Lunch on the run
Located around the corner from St Peter's, Province at Kalku 2 (00 371 6722 2566; www.provincija.lv) is the perfect pit stop. The décor is quaint and folksy, the food is nourishing and hearty. A big bowl of cabbage soup with pork and potatoes, followed by bread pudding with cream, figs, and nuts, washed down with half a liter of cold, strong lager, costs €13.10.
Take a hike
Brivibas iela ("Freedom Street") is like a timeline of the last century. A walk along this busy boulevard constitutes a crash course in Latvian history. Start at Latviesu Strelnieku Laukums, beneath the statue of the Latvian riflemen who fought for Lenin. Head east along Kalku iela, past rows of handsome houses built by German merchants, to the graceful Freedom Monument erected during Latvian's first era of independence, between the wars.
Further along is Riga's Russian Orthodox Cathedral, a planetarium during the Soviet occupation, now a place of worship once again. End outside the former KGB HQ on the junction of Stabu iela and Brivibas iela. A plaque remembers the countless Latvians who were imprisoned, tortured, and killed there.
Latvia's most iconic export is Latvijas balzams, a potent liqueur in a black bottle that's distilled to an eye-watering 45-per-cent proof. Catherine the Great fell ill when she came here and was cured by a stiff shot of it – well, that's the story. You can buy it in 50 shops around Riga – visit lb.lv or call 00 371 6708 12 13 for details. Contents include raspberries, blueberries, ginger, nutmeg, linden blossom and valerian root. The acquired taste resembles a cross between Jagermeister and cough mixture.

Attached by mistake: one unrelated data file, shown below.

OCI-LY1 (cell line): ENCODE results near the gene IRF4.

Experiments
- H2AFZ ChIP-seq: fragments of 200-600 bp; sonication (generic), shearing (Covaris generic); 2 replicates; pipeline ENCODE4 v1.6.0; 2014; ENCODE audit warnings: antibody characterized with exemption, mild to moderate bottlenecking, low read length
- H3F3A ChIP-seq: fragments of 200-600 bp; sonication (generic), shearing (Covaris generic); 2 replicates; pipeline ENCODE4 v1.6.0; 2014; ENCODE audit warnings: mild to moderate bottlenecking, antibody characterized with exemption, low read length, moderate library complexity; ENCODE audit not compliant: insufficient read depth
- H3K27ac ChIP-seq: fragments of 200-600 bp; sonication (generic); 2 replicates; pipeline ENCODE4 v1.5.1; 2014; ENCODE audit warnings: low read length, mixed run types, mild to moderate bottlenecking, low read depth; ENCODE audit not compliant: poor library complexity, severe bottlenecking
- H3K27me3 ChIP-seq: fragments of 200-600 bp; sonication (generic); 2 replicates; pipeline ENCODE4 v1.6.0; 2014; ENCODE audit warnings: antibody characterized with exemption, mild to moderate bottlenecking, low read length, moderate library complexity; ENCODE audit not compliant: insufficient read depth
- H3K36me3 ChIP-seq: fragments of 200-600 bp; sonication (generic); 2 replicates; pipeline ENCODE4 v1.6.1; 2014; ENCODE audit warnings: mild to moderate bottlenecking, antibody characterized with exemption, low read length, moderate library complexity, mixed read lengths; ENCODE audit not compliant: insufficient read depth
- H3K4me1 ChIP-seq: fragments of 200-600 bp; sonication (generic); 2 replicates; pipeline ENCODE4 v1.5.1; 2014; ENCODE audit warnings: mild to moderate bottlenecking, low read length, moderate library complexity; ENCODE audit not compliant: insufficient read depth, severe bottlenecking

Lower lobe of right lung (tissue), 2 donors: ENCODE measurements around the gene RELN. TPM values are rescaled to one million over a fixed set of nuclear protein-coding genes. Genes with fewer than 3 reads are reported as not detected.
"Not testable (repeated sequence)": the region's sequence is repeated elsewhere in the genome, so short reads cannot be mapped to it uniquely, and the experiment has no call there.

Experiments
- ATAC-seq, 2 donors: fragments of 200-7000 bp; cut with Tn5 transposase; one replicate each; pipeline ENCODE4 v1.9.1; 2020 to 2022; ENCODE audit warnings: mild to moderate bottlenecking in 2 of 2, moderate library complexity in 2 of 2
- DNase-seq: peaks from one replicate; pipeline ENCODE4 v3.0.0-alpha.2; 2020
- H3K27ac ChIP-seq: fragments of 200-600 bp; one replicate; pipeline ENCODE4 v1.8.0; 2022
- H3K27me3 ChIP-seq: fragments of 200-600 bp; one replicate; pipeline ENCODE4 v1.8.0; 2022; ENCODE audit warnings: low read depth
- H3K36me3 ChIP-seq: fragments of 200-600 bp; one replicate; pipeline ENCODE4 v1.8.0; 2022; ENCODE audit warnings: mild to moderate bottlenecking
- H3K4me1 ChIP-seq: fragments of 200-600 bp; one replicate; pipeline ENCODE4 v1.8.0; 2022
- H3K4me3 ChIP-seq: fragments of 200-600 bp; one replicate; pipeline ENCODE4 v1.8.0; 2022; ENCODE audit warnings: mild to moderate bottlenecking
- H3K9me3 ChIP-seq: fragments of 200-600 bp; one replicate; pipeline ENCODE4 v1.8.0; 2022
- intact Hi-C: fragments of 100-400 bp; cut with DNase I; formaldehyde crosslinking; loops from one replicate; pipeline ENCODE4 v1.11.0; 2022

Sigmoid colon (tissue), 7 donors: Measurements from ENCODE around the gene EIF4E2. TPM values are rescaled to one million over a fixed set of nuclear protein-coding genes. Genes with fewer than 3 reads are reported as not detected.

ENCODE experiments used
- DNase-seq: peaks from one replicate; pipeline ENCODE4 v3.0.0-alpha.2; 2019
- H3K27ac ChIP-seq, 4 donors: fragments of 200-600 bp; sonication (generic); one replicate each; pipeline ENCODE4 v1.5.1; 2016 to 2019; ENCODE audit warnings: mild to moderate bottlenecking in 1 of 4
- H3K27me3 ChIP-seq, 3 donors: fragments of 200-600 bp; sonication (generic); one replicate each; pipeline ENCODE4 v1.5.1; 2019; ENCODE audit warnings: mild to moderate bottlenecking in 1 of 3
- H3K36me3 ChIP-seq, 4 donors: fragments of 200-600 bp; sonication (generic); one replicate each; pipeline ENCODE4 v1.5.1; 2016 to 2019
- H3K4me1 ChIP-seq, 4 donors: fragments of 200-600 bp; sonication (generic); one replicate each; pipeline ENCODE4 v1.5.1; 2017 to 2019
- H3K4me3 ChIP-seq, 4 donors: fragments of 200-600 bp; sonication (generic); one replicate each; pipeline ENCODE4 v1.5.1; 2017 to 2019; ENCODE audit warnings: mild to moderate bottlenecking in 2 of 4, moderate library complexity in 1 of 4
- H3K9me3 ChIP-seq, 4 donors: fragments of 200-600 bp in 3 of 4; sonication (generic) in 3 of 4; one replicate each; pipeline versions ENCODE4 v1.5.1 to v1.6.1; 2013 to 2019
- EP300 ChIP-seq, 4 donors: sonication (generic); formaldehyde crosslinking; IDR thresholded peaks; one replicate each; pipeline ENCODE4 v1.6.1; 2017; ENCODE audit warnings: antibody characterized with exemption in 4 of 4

For a less boozy souvenir, visit Pienene at Kungu 7/9 (00 371 6721 0400; www.studijapienene.lv; 10 am-8 pm daily) which sells products made by local artisans, including clothes, cosmetics, and children's toys. The shop contains a stylish café, selling handmade truffles.
Alberta Street is the hub of Riga's Art Nouveau district and the best place to drink in the view is from the top floor of the high-rise Albert Hotel at Dzirnavu 23 (00 371 6733 1717; www.alberthotel.lv). The penthouse lounge is a laid-back bar, with DJs from 8 pm and draught beers from €3.
Dining with the locals
A block away from the Albert Hotel is Restorans Alberta 1221 at Antonijas 13 (00 371 6733 6500; www.alberta1221.lv). The décor is modern, the menu is European with a contemporary twist: goulash with apricots, sturgeon, and salmon borsch. Three courses cost around €22, without wine.
Sunday morning: go to church
Riga's magnificent brick cathedral on Doma Laukums (00 371 6722 7573; doms.lv; 10 am-5 pm daily; €4.30, except for worship) is the biggest medieval building in Latvia. It was founded in 1211 by the Teutonic Knights who established this Hanseatic port in the 13th century.
There are services in German at 10 am (except for the first Sunday of the month) and in Latvian at noon on Sundays, and organ recitals on Wednesdays and Saturdays at noon, admission €7.
Out to brunch
The island of Kipsala, with its old wooden houses, is the ideal destination for a Sunday morning stroll, and Ostas Skati at Matrozu 15 (00 371 6750 8658; www.ostasskati.lv) is a sublime setting for Sunday brunch.
This sleek waterfront restaurant has lovely views of the old town, across the River Daugava. The buffet costs €11.25, including coffee. It's always popular, so best to book ahead.
Walk in the park
The Freedom Monument is the best starting point for a wander around Riga's City Park.
Follow the canal north to the Congress Centre (20) or south to the Opera House. In summer, you can take a boat trip along the canal and out into the Daugava river (00 371 2591 1523; www.kmk.lv).